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Nine of 42 ICBs to be given commissioning powers next month


Nine of 42 ICBs to be given commissioning powers next month

Nine integrated care boards (ICBs) will take on responsibility for commissioning pharmaceutical services from next month, NHS England and Improvement has said in a letter to stakeholders.

NHSE&I’s chief delivery officer Mark Cubbon told the chief executives and chairs of ICBs as well as the heads of NHS Trusts and clinical commissioning groups that nine of the 42 ICBs in England that are expected to be put on a legal footing and assume CCGs’ responsibility for primary medical services from July 1 will take on responsibility for commissioning for one or more pharmaceutical, ophthalmic and dental services in primary and secondary care and in the community.

The plan is to delegate commissioning powers for those services to all ICBs, which are part of integrated care systems (ICSs), from April 1 next year. ICSs are partnerships between NHS bodies, local authorities and other local organisations that will plan and deliver joined-up health and care services to people across the country.

Independent Community Pharmacist has asked NHSE&I to clarify which nine ICBs will take on delegated commissioning responsibility from July 1. The former chief pharmaceutical officer for England Keith Ridge described it as “very significant” and tweeted: “The local, collaborative relationships at ICS and place level and within and across the whole pharmacy sector will be key.”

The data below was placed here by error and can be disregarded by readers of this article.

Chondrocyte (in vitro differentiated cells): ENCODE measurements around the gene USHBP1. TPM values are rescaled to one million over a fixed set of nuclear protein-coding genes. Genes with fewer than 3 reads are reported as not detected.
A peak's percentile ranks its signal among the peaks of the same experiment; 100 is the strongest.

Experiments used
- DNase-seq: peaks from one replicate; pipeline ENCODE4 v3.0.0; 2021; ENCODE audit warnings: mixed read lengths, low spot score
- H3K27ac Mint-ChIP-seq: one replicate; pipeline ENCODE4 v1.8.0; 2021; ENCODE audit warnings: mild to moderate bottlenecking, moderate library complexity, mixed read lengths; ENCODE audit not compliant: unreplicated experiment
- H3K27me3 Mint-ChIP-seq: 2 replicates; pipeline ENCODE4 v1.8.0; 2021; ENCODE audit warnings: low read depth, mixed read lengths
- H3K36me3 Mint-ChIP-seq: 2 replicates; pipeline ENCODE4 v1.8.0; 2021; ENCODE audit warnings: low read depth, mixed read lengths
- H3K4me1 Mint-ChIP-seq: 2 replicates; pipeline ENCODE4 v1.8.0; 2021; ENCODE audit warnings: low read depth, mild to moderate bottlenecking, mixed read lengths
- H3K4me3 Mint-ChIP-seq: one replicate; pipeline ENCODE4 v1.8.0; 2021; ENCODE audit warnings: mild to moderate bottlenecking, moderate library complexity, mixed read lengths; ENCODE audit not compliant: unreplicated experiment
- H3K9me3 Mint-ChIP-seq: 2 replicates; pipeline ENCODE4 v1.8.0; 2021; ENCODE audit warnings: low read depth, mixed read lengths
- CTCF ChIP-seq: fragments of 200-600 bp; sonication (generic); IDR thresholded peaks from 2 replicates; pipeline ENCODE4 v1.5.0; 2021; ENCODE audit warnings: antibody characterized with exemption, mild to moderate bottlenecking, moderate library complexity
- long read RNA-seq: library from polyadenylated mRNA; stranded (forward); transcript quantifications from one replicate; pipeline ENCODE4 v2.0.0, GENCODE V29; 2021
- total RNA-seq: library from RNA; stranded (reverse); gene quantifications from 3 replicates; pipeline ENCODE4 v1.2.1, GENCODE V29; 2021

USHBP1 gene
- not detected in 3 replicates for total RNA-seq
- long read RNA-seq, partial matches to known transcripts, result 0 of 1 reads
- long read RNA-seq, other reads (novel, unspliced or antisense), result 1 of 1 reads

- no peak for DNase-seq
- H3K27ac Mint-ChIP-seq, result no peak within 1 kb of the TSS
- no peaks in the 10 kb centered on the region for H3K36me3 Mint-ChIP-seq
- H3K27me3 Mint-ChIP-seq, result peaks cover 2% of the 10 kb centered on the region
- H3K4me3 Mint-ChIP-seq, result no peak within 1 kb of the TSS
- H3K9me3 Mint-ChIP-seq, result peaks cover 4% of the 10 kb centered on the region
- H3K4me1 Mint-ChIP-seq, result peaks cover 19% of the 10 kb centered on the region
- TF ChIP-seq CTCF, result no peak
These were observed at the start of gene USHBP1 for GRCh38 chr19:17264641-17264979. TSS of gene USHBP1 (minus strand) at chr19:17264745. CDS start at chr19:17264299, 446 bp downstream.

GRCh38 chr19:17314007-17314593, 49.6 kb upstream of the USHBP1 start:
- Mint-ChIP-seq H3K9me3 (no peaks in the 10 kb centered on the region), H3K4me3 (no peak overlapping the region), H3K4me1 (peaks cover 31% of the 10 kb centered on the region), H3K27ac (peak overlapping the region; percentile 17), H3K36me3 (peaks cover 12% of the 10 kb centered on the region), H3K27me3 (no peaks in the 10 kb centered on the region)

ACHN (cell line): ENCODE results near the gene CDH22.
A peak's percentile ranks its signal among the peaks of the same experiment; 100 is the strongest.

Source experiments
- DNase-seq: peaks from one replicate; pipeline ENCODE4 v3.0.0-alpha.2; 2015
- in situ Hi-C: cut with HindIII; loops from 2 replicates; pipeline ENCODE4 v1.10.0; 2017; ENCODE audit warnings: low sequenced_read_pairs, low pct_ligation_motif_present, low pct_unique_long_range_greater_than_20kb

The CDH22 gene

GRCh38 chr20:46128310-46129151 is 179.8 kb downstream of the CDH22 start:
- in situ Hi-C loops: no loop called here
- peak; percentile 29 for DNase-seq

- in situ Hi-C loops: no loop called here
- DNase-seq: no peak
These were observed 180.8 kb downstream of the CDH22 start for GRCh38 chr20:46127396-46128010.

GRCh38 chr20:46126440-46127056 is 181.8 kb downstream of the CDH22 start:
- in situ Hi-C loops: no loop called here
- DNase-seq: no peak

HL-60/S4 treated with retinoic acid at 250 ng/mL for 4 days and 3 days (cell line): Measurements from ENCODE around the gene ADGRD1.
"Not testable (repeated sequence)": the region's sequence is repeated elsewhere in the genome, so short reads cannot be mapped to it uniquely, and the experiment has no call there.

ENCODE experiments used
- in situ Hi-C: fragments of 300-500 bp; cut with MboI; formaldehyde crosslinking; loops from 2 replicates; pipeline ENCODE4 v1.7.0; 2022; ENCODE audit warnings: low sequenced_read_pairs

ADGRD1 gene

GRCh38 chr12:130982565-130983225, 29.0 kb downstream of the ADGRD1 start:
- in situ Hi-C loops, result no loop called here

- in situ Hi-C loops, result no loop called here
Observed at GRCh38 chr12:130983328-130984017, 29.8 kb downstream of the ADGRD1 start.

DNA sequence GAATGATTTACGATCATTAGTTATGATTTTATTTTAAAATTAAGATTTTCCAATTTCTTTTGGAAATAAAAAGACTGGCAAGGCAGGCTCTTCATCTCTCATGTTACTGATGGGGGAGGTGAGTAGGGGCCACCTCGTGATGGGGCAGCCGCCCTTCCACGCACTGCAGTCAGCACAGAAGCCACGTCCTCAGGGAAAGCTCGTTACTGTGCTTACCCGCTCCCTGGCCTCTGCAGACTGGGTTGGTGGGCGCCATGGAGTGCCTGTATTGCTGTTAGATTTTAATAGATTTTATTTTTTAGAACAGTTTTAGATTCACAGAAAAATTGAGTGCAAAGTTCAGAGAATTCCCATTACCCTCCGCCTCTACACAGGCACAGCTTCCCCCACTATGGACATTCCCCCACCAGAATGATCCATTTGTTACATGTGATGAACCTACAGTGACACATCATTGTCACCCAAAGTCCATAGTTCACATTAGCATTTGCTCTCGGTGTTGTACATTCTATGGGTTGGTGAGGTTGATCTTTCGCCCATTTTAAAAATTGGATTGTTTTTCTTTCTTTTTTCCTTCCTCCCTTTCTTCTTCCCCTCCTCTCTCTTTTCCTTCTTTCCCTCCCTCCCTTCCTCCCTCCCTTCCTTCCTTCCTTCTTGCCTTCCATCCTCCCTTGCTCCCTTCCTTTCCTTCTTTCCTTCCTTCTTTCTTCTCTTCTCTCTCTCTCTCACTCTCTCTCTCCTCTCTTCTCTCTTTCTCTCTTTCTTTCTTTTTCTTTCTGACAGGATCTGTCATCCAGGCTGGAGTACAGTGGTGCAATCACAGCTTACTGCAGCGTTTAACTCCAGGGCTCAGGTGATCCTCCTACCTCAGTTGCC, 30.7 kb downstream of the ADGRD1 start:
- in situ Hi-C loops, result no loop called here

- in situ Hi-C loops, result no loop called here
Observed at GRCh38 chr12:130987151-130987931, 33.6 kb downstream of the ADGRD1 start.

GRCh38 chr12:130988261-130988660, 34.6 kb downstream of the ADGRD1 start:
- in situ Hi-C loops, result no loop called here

NHSE&I said all 42 ICBs will need to sign an agreement that supports delegated commissioning powers for pharmaceutical, ophthalmic and dental services. The Boards will manage NHS budgets and develop plans in collaboration with NHS Trusts and other stakeholders for health services, ensuring local populations have support in areas including sexual health, drugs and alcohol, domestic abuse and mental health.

“By giving ICBs responsibility for a broader range of functions, they will be able to design services and pathways of care that better meet local priorities. They will also have greater flexibility to integrate services across care pathways, ensuring continuity for patients and improved health outcomes for the local population,” Cubbon wrote.

A review on how ICSs could transform primary care in England, recently published by NHSE&I, highlighted roles for community pharmacy in urgent care and prevention including the early diagnosis of cancer.

NHSE&I said it has started work to determine how commissioning for health and justice, sexual assault and abuse services, which will remain its responsibility, could be jointly shared from April 2023. NHSE&I also said that while it will maintain commissioning responsibility for cancer screening and Covid and flu immunisations, its regional teams are working towards determining which services might be delegated from April 2024.








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